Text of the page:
More than half (58%) of 18- to 24-year-olds have run into issues with paying back buy-now-pay-later schemes, and a similar proportion (57%) feel these schemes encourage overspending.
That’s according to new research by employee payment app Hastee, which also found 49% of those surveyed said buy-now-pay-later encourages them to buy more than what they need to.
Almost half think that these credit schemes encourage them to buy things they don’t really want on later reflection.
Alongside this, 57% said they have used at least one loan, credit or overdraft more than they did before the pandemic. The average across all ages was 39%.
Almost three in five (59%) of those aged between 18 and 24 say they have “regularly” or “more than once” applied for high-cost credit (such as buy-now-pay-later schemes, credit cards, overdrafts or payday loans) knowing they’d struggle with repayments but felt they had no other choice.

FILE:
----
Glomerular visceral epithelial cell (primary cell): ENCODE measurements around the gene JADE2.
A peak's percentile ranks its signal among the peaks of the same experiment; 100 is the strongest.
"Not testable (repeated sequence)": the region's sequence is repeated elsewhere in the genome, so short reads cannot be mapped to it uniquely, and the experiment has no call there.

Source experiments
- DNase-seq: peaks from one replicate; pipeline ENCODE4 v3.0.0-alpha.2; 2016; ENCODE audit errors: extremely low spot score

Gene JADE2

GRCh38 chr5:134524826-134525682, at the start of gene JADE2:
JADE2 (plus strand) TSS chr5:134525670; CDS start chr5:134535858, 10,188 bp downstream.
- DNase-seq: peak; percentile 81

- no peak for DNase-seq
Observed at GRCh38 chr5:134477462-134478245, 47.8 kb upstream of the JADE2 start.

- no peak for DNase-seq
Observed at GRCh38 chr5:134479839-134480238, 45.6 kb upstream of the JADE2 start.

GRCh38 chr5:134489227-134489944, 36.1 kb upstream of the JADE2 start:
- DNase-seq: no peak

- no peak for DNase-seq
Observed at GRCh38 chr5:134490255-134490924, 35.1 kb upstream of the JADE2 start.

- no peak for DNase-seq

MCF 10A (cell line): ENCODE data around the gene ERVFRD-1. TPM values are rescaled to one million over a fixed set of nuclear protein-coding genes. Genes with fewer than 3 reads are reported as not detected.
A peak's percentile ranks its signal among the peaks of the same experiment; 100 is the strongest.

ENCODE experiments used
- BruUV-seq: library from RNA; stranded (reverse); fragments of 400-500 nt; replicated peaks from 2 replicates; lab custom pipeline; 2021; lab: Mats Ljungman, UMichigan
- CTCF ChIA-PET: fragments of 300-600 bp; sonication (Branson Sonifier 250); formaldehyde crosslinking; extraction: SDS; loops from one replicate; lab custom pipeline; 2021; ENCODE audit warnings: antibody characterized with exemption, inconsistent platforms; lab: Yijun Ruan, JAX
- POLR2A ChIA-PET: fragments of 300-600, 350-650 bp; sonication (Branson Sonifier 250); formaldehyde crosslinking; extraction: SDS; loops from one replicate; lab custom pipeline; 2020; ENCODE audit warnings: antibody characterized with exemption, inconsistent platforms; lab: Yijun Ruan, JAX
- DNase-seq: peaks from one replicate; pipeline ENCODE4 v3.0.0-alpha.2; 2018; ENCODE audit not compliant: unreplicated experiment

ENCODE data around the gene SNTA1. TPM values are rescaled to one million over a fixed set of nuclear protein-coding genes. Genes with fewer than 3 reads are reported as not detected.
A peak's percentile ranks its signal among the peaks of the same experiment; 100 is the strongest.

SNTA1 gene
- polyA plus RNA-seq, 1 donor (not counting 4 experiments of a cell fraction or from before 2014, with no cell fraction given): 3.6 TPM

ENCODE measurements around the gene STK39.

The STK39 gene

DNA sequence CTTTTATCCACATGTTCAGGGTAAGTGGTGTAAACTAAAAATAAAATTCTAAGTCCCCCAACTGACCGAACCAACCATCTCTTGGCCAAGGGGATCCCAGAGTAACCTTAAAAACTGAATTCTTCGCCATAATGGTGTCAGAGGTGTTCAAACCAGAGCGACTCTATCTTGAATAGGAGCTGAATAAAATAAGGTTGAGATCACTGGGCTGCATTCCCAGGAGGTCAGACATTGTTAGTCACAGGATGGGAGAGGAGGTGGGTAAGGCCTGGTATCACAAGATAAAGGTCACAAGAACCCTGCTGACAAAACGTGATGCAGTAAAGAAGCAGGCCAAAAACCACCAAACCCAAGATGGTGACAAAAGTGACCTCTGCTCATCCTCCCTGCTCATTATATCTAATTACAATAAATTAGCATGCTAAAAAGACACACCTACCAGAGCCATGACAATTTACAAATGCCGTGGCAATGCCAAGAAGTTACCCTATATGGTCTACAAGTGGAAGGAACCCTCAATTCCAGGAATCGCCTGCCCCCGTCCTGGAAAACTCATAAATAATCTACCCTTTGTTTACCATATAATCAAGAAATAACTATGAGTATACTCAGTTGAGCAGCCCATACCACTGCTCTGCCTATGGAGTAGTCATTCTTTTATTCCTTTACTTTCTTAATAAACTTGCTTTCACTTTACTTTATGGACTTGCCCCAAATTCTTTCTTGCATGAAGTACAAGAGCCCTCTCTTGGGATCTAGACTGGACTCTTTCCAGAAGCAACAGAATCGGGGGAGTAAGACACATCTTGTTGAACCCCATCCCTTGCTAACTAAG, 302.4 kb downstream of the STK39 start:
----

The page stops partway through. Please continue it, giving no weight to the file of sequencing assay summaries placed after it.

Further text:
The findings come at a time when many retailers are aiming to boost online sale with the easy availability of credit.
The pandemic has clearly made an even greater negative financial impact on an already struggling generation, says Hastee.
42% of young workers said they have been unable to make an essential purchase due to lack of readily available cash.
In some cases, this age group is regularly going without basic food or meals (16%) and heating (8%) to make ends meet.
When asked why they access high-cost credit, over half (53%) of the young and working said it was to pay for everyday expenditure — to bridge to the time when they get paid.
More than half (55%) of 18 to 24-year-olds — the greatest proportion of any age demographic — would like to be paid more frequently in order to have increased control over their finances.
Hastee CEO James Herbert said: “While buy-now-pay-later can be an effective means to grab a great deal, it can also have a really negative effect on a person’s financial health if they were to fall behind with the repayments.
“Our research shows that many of Britain’s youngest workers are already heavily reliant on high cost credit, and we know that many people are under greater financial pressure than ever before.”
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